Close this search box.

Our Blog

Swainson’s Hawks


By Julia Gaume, AIWC Volunteer


Swainson’s hawks (Buteo swainsoni) are large birds of prey called ‘buteos’ which are essentially large hawks. These hawks are named after William Swainson, a British naturalist and artist who specialized in nature illustrations and written work. Although Swainson’s hawks can have variable colour patterns, they typically have some combination of light bellies, dark chests and grey or brown backs, rumps and napes of necks. Their diets are made up of a mixture of small mammals (rabbits, squirrels, mice, gophers) and insects and reptiles (grasshoppers, dragonflies, crickets, lizards). These hawks have fondly been referred to as ‘friends to farmers’ as they snack on the creatures which are most detrimental to crops. Their main methods of foraging for prey are running on foot and soaring over open grasslands. Specific to Southern Alberta, Burrowing Owls make up a large part of the hawk’s diet during breeding seasons. They are social hawks, typically travelling in large groups – especially during their migration seasons. 

Intercontinental Living

Swainson’s hawks have one of the longest migratory patterns of any known American hawk, reaching over 6,000 miles each way. In the spring and summer months, these hawks spend their time in North America. They can be found in grasslands, prairies and open farm land along the West Coast and Great Plains. 

When fall comes around, Swainson’s hawks make the long travel down towards South America where they spend their autumns and winters in either South America (Argentina, Uruguay, Bolivia), Mexico and along the pacific coast of Central America (Columbia, Guatemala, Nicaragua).

In terms of locations for breeding, Swainson’s hawks do approximately 6% of their breeding in Mexico, 20% in Canada and the majority 73% in the United States.

Being social raptors, Swainson’s hawks migrate in flocks called ‘kettles’ which can reach up to tens of thousands of birds. 

Protective Nature

Swainson’s hawks are believed to be monogamous and they return to their same nesting sites year after year. Being so family oriented, they are fierce protectors of both their nests and the baby hawks, ‘eyas’, that are within them. These hawks are known to ‘dive bomb’ anyone and anything who they see as potential threats to their family. Although a Swainson’s hawk may create a nest in our yard, their nest is theirs and they will try their best to protect their young at the expensive of any other animals or humans who come near.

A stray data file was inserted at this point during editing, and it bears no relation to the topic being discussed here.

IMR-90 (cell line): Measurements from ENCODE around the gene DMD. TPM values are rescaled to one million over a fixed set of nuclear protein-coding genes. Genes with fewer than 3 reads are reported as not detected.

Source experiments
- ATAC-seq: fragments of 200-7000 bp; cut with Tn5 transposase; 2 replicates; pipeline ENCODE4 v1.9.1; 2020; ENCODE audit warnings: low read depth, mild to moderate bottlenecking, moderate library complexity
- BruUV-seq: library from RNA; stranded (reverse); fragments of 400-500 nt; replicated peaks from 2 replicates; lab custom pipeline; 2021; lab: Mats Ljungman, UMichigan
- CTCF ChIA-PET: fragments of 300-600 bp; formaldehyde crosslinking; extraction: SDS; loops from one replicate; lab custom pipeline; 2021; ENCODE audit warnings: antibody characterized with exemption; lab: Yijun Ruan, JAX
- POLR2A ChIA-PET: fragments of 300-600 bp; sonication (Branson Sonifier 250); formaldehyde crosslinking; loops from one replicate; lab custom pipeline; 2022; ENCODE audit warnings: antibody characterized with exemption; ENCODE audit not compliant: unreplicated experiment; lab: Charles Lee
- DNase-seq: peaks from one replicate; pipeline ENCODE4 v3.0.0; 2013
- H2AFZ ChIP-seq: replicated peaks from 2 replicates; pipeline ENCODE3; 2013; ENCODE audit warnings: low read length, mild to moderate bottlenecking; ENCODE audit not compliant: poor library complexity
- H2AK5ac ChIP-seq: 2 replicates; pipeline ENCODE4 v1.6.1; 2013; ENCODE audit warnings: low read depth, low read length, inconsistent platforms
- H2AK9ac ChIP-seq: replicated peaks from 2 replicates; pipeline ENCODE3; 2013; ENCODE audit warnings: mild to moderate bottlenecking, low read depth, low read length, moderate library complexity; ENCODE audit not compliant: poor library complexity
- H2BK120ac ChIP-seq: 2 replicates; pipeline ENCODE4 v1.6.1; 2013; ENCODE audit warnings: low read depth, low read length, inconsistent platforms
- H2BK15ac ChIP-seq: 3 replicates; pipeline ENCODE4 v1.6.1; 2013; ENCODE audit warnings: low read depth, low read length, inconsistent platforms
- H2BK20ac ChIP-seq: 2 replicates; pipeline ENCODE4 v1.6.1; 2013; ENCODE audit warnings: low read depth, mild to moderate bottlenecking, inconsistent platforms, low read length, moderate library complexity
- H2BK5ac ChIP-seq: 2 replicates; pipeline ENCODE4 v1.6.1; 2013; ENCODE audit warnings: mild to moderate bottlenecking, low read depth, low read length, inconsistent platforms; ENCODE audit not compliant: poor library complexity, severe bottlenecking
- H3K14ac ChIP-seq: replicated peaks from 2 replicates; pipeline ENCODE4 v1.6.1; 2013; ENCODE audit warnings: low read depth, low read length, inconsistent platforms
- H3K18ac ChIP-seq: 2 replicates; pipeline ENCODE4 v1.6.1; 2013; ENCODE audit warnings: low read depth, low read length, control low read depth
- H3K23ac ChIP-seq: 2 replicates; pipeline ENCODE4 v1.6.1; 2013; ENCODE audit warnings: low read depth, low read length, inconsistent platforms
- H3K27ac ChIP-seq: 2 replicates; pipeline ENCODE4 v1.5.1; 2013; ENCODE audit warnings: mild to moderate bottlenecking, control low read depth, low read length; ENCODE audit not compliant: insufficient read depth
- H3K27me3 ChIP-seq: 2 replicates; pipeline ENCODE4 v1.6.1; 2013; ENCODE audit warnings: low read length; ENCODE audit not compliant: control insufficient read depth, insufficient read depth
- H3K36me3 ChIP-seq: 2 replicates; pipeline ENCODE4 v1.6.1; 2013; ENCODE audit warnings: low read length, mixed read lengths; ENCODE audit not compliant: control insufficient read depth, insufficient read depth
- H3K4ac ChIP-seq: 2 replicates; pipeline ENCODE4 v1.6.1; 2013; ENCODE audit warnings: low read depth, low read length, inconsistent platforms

Major Causes of Injury

Swainson’s hawks, like many other birds, have many deaths per year attributed to collisions with vehicles and electrocution on power lines. 

Their population size is also negatively impacted through habitat loss; the conversion of open fields to agricultural fields removes their area for nesting sites. Specifically, in Argentina where many Swainson’s hawks spend their winters, the conversion of pastureland to soy bean fields have dramatically minimized the areas in which these hawks can spend and create nests for half of the year. 

Pesticides also pose a threat of both injury and death for Swainson’s hawks. Since these birds are commonly found in farming areas, pesticides that farmers use in order to keep harmful insects from destroying their crops can be extremely harmful. Luckily, pesticides that have been proven to cause mass deaths of Swainson’s hawks (and many other bird species) have been banned in multiple countries that the hawks call home. 

How Can We Help?

In terms of conservation, Swainson’s hawks are at low risk as their population numbers have remained relatively stable since their initial identification. Although this bird species has had negative fluctuations, before shooting hawks and other native bird species and using known harmful pesticides became illegal, their numbers have bounced back. The key to maintaining Swainson’s hawk population sizes and helping them thrive are centered around trying our best to not intervene with their native habitats. 

If there is a Swainson’s hawk nest in your yard, try to avoid the area all together. If that is not possible, try to block off the space to avoid becoming a potential threat in the hawk’s eyes. By doing this, you will be limiting the potential harm for both you, others and any pets that frequent the area while simultaneously letting the hawks live peacefully. 

If you are a farmer or live in grasslands, prairies or open farm land where Swainson’s hawks are present, avoiding using harmful pesticides can immensely help the survival of these raptors. 

If you are individually, or as part of a company, looking to convert open land for agribusiness operations, try to evaluate if Swainson’s hawks or other native bird species will be negatively impacted or if their habitat or prey will be removed.  

By respecting Swainson’s hawks and their nest, we are able to live together cohesively and peacefully. 


  1. “Stampede Goers Asked to Stay Hawk-Eyed for Dive Bombing Bird | CBC News.” CBCnews. CBC/Radio Canada, July 14, 2016.
  2. “Swainson’s Hawk – Ebird.” Accessed November 15, 2022.
  3. “Swainson’s Hawk.” BirdWeb. Accessed November 15, 2022.
  4. “Swainson’s Hawk Range Map, All about Birds, Cornell Lab of Ornithology.” , All About Birds, Cornell Lab of Ornithology. Accessed November 15, 2022.
  5. Wales, Melissa, Leslie Pernas-Giz, Kathy Wilkinson, Nancy VanCott, Deb Winter, Dr. Lawrence Olsen, and Joan Hedgpeth. “Welcome to the New BWD.” BWD Magazine. Accessed November 15, 2022.
  6. “William John Swainson: Google Pays Tribute to Nature’s Illustrator | @Grrlscientist.” The Guardian. Guardian News and Media, October 8, 2013.

Leave a Comment

Your email address will not be published. Required fields are marked *